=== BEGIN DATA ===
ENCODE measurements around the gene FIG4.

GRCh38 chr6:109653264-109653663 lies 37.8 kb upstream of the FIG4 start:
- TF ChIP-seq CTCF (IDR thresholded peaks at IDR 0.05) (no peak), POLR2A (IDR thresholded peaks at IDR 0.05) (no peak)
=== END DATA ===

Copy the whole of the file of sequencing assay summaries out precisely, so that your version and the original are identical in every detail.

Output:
ENCODE measurements around the gene FIG4.

GRCh38 chr6:109653264-109653663 lies 37.8 kb upstream of the FIG4 start:
- TF ChIP-seq CTCF (IDR thresholded peaks at IDR 0.05) (no peak), POLR2A (IDR thresholded peaks at IDR 0.05) (no peak)